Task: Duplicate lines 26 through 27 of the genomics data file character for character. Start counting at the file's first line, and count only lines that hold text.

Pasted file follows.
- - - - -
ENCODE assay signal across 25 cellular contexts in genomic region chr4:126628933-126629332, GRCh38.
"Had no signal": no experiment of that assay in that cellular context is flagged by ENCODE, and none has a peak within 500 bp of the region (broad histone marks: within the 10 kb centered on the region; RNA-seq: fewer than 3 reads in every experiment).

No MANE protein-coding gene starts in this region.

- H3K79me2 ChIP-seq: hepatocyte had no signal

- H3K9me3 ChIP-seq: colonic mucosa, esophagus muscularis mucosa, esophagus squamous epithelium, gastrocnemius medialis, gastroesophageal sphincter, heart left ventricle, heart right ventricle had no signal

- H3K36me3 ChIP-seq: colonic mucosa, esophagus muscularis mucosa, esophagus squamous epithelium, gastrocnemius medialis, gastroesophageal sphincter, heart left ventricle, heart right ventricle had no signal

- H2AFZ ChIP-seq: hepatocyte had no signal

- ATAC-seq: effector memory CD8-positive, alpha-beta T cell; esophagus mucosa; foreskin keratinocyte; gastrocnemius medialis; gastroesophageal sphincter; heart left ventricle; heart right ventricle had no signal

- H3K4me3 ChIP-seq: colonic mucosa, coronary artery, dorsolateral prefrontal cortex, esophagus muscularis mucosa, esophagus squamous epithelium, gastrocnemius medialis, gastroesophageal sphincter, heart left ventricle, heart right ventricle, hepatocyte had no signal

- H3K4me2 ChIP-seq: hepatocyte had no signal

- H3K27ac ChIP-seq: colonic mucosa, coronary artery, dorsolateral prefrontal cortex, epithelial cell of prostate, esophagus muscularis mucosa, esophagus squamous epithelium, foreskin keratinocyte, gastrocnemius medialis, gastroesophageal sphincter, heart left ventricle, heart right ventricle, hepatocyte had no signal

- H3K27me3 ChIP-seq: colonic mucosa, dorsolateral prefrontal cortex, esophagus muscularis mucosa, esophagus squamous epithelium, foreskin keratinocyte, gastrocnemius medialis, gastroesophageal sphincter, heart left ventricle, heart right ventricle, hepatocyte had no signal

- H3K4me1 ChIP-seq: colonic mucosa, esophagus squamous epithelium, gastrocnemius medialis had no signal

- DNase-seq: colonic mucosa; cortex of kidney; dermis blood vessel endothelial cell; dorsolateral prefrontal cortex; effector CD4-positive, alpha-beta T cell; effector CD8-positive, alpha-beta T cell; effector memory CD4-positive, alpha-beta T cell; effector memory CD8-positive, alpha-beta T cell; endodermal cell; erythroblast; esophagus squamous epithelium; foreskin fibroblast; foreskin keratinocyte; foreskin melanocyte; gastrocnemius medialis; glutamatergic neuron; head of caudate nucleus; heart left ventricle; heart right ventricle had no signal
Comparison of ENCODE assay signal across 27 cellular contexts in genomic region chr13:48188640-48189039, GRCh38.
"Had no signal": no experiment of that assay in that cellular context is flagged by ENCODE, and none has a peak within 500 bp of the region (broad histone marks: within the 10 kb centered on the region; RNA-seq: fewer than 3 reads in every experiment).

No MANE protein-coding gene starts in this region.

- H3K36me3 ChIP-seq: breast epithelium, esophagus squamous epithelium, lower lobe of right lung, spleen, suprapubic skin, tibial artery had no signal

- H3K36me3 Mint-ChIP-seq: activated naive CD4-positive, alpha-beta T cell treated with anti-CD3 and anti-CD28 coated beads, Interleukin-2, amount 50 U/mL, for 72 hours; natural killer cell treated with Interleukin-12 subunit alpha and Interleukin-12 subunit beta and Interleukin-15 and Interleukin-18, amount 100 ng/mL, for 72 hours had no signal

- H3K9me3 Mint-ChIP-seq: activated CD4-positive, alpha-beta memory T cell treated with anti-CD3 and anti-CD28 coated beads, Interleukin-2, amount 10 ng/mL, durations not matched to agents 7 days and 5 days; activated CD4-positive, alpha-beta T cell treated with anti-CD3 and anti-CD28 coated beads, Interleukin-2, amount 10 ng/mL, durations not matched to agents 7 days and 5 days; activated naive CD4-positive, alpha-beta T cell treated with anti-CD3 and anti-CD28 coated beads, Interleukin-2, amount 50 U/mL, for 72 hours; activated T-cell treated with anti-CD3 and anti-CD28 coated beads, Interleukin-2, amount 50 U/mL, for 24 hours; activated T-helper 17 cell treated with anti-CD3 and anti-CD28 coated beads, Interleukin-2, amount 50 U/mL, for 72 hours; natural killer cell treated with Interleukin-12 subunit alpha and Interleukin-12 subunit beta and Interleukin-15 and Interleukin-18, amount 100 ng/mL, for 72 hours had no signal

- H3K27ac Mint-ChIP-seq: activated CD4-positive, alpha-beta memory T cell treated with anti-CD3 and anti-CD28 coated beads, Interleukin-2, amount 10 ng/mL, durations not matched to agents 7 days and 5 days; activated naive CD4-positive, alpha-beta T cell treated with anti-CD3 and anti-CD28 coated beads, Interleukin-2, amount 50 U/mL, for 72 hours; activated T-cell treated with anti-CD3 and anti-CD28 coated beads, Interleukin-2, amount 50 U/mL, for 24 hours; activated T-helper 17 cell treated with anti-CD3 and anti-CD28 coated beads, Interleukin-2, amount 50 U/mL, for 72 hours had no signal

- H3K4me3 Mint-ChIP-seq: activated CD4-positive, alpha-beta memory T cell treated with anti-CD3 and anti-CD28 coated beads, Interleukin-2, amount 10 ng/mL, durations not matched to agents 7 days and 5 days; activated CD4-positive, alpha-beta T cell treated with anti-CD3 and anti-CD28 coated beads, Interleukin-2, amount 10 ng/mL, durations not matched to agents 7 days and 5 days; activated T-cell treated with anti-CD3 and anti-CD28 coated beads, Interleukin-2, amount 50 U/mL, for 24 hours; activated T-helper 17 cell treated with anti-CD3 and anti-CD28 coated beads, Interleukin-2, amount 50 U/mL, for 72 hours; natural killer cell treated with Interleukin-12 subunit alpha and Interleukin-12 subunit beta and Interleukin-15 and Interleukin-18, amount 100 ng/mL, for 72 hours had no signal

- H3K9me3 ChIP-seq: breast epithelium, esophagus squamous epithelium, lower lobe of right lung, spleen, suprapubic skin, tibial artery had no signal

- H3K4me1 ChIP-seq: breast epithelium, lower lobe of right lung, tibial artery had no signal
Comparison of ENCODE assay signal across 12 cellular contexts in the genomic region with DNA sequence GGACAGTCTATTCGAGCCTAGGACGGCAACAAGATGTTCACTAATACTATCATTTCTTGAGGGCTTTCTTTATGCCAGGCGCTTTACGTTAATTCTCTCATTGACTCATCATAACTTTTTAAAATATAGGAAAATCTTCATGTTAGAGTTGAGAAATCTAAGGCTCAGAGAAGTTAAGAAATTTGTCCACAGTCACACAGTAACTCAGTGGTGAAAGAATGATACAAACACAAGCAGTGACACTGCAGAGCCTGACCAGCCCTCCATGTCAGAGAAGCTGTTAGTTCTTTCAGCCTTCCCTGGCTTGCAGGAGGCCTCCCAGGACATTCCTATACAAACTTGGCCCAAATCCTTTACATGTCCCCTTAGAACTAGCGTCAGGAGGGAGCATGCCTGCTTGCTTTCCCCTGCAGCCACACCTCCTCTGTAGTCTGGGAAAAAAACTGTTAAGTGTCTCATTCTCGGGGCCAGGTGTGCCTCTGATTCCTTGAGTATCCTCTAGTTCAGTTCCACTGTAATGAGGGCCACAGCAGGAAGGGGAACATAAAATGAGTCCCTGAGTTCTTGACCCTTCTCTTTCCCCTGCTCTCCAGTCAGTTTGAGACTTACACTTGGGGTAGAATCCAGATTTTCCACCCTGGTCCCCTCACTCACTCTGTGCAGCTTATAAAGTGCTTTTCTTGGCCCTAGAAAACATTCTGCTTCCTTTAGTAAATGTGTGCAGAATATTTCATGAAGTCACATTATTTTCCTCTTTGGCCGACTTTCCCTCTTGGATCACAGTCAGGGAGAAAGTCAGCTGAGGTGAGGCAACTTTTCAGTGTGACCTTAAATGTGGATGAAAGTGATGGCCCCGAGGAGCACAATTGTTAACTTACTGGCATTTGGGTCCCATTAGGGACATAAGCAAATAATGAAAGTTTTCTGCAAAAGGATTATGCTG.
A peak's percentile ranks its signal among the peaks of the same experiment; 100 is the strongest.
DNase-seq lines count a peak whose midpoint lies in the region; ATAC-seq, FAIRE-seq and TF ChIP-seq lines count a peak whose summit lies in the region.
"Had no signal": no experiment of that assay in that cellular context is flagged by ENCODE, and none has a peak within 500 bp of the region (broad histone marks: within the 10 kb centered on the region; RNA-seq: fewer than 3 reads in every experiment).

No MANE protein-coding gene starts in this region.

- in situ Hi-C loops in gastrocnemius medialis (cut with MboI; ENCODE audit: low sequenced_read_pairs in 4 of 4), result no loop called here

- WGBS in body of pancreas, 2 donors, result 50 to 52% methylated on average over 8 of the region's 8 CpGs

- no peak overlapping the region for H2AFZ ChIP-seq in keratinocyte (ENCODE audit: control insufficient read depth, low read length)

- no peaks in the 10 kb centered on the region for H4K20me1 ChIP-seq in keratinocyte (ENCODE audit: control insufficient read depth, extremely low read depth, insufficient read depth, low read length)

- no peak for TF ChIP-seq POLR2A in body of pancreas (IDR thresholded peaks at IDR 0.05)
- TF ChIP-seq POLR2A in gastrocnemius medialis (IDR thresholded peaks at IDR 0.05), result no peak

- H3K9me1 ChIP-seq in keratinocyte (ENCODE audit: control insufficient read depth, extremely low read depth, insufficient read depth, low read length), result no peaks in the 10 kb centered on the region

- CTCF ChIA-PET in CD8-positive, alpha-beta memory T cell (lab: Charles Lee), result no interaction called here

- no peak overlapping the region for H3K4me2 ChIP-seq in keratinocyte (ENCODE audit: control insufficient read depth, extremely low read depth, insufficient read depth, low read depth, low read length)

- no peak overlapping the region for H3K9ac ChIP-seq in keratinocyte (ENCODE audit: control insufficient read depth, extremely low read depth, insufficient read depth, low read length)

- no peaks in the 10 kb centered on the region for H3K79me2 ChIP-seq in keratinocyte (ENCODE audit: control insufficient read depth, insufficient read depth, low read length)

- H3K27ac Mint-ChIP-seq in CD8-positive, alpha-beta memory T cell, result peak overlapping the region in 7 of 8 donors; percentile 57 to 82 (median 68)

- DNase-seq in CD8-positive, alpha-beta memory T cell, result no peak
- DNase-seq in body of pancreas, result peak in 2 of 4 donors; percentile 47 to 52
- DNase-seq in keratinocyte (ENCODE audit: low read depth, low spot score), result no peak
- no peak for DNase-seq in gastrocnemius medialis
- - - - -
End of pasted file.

A peak's percentile ranks its signal among the peaks of the same experiment; 100 is the strongest.
DNase-seq lines count a peak whose midpoint lies in the region; ATAC-seq, FAIRE-seq and TF ChIP-seq lines count a peak whose summit lies in the region.